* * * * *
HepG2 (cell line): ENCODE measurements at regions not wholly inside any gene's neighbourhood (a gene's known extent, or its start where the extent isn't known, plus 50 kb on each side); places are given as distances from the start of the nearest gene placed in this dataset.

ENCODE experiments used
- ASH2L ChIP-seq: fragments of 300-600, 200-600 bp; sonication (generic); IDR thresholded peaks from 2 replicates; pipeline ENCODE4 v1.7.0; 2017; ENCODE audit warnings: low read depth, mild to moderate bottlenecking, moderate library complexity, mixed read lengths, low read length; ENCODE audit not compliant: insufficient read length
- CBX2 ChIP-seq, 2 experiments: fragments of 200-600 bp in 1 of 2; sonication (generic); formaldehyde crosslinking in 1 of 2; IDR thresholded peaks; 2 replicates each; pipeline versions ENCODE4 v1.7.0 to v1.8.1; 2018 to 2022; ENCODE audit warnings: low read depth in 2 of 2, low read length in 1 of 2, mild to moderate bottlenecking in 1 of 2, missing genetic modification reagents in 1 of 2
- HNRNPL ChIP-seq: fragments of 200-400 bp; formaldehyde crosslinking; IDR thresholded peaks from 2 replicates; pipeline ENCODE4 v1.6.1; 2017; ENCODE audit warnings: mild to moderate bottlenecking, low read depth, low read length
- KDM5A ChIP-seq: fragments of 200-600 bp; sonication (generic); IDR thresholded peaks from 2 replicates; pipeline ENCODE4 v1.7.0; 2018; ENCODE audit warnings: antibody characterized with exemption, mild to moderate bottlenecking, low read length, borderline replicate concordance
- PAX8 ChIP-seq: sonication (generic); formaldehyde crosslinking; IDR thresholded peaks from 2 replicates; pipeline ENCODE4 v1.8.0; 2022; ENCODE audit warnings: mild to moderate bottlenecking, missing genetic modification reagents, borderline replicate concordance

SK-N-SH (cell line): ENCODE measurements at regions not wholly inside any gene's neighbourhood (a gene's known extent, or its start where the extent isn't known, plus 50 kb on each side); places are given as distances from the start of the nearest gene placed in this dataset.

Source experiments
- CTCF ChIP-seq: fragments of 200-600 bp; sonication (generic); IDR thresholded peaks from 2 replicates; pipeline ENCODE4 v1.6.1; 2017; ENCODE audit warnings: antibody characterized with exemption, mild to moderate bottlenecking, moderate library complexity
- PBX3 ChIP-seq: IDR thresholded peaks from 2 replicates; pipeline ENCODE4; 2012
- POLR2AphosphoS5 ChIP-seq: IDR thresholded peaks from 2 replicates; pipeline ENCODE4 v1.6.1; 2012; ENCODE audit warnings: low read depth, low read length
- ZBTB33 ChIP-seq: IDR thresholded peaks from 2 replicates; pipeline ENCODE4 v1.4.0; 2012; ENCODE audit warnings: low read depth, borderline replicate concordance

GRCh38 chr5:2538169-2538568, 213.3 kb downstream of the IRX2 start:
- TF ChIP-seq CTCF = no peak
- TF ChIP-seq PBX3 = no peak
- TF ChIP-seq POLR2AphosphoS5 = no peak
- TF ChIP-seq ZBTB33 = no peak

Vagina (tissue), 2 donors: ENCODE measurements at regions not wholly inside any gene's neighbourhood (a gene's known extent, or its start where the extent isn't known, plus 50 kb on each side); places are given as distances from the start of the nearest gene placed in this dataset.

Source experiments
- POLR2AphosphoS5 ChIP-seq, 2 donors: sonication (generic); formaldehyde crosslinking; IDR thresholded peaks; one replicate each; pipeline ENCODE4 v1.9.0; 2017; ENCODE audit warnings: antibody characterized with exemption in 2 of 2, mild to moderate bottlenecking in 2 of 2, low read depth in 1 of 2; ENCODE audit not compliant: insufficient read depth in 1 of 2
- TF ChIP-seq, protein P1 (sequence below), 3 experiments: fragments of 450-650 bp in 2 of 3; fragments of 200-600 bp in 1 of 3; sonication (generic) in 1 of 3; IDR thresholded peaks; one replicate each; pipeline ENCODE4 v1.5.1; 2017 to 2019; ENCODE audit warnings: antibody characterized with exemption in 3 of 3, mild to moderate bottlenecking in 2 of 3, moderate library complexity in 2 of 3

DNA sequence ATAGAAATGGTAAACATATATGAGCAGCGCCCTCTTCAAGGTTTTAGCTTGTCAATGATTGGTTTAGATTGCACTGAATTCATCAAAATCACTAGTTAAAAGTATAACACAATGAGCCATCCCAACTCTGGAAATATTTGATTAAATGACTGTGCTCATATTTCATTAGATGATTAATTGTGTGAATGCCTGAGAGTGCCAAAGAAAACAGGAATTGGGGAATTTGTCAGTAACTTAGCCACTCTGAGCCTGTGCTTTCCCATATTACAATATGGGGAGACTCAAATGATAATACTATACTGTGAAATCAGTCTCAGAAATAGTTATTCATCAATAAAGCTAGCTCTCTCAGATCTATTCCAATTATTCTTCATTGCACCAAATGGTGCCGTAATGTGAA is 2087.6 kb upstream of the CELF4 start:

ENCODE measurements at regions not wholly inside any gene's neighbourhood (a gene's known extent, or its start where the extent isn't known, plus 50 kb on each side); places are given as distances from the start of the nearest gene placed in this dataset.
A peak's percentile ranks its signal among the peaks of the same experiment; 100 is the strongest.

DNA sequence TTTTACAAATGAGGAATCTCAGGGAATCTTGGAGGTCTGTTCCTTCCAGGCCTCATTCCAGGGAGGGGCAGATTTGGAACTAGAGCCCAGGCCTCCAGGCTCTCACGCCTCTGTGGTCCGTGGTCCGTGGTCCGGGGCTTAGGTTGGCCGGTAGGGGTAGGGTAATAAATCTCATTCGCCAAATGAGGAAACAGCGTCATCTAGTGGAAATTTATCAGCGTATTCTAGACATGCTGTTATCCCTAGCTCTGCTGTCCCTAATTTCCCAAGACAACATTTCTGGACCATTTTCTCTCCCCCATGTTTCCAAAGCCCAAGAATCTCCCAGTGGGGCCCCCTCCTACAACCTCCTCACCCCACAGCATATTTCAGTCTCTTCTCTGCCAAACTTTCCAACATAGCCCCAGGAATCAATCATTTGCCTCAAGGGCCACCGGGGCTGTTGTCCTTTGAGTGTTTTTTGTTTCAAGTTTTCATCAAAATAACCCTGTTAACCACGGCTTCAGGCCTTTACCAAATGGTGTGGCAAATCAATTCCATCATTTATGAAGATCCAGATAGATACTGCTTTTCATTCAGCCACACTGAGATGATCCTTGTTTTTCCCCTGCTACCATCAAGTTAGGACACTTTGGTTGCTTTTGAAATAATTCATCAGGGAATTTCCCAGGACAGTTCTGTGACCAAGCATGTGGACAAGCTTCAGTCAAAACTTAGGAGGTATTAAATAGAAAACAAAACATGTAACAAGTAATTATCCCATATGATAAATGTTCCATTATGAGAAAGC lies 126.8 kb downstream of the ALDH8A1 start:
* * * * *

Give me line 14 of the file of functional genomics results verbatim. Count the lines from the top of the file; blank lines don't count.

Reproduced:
GRCh38 chr5:2538169-2538568, 213.3 kb downstream of the IRX2 start: